An alliance of IBM and Samsung researchers have produced the semiconductor industry’s first 7nm (nanometer) node test chips with functioning transistors.
The breakthrough follows the $3bn investment into chip technology IBM made last year.
Greater levels of miniaturisation enable designers to cram more transistors on a single chip, which increases performance, lowers costs and potentially reduces power consumption.
These factors are important in modern datacentres, where space and energy consumption are at a premium.
The IBM researchers have developed a 7nm chip fabrication in partnership with Global Foundries and Samsung at Suny Polytechnic Institute’s Colleges of Nanoscale Science and Engineering.
“Enabling the first 7nm node transistors is a significant milestone for the entire semiconductor industry as we continue to push beyond the limitations of our current capabilities,” said Michael Liehr, Suny Poly executive vice-president of innovation and technology.
The development of 7nm chips could improve the efficiency and scalability of datacentres, which are currently based on 14nm and 22nm technology. IBM said the techniques used to develop 7nm technology could result in at least a 50% power/performance improvement for next-generation mainframe and Power systems that will power the big data, cloud and mobile era.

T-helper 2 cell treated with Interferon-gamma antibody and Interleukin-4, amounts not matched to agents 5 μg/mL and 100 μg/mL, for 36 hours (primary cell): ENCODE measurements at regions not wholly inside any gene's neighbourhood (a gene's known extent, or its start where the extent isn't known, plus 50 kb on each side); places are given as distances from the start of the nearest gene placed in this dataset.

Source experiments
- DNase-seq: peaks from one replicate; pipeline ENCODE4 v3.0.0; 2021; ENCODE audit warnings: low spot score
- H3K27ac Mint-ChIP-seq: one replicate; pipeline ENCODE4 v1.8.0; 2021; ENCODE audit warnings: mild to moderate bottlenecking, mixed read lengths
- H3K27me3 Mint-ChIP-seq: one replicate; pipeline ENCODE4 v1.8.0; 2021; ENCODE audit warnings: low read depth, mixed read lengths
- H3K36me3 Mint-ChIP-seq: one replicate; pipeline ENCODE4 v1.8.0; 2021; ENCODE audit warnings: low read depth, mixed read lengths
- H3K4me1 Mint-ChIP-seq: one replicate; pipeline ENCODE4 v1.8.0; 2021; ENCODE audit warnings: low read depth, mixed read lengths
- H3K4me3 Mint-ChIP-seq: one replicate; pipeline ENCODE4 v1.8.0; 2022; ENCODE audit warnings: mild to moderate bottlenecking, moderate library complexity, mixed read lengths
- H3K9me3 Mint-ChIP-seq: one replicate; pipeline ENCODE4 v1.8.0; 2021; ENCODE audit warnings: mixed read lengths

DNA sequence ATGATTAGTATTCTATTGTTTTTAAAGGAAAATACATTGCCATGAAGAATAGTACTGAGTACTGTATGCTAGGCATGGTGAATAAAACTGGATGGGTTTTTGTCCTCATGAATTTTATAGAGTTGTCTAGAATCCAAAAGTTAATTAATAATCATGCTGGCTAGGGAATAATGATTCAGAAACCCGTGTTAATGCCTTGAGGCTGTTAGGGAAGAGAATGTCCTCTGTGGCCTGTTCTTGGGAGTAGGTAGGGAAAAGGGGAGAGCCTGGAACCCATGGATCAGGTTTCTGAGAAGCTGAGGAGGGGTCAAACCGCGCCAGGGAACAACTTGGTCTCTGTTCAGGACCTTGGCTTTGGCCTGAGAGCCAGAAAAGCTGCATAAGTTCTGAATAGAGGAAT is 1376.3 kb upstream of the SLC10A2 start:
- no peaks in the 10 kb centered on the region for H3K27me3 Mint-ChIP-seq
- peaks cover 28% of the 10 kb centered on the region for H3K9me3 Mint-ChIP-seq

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The research alliance has claimed a number of industry-first innovations, most notably Silicon Germanium (SiGe) channel transistors and Extreme Ultraviolet (EUV) lithography integration at multiple levels in developing the 7nm technology.
“For business and society to get the most out of tomorrow’s computers and devices, scaling to 7nm and beyond is essential,” said Arvind Krishna, senior vice-president and director of IBM Research. “Working with our partners, this milestone builds on decades of research that has set the pace for the microelectronics industry, and positions us to advance our leadership for years to come.”
Fifty years ago, Intel co-founder Gordon Moore outlined his vision of how microelectronics would power the modern world – introducing Moore's Law, which predicted the power of microchips would double every 18 months. Chip researchers have tried to follow this model, doubling the performance of their microprocessors every 18 months. But miniaturisation pushes the limits of chip fabrication.
The 7nm breakthrough pushes the limits of Moore’s Law, paving the way for future generations of high-speed microprocessors and memory chips.
Along with 7nm technology, IBM is also researching alternative technologies for post-silicon-era chips.